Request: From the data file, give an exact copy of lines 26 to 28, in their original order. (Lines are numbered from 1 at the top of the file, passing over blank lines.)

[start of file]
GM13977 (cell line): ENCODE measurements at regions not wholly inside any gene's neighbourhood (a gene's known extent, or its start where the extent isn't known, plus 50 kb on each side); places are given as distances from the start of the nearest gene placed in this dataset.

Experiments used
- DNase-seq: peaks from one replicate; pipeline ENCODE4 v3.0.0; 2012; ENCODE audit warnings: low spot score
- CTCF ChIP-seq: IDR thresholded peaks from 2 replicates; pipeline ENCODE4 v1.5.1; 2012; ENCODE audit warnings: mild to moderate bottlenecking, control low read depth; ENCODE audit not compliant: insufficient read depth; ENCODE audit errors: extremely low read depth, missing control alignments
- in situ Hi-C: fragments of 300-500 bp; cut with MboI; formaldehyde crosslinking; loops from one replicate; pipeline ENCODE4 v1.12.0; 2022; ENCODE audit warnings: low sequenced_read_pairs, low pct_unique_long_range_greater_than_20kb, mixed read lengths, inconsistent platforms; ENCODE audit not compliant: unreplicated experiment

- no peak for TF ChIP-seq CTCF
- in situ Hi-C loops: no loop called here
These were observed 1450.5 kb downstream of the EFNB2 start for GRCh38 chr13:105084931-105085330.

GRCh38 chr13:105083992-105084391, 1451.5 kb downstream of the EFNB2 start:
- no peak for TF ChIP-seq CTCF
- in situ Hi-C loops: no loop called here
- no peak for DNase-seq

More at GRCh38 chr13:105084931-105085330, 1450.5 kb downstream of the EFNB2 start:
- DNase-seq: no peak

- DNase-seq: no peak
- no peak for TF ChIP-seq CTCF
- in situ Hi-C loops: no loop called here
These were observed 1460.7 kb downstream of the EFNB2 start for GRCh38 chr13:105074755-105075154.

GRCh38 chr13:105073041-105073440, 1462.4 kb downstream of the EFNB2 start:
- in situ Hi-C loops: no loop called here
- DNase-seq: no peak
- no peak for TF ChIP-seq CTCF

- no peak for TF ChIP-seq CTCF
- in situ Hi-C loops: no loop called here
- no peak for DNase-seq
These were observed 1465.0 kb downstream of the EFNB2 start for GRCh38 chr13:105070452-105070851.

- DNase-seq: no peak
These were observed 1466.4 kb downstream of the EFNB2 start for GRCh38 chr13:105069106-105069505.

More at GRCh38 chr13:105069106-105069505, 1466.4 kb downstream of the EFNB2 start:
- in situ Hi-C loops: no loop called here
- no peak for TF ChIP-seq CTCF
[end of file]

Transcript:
These were observed 1465.0 kb downstream of the EFNB2 start for GRCh38 chr13:105070452-105070851.

- DNase-seq: no peak
These were observed 1466.4 kb downstream of the EFNB2 start for GRCh38 chr13:105069106-105069505.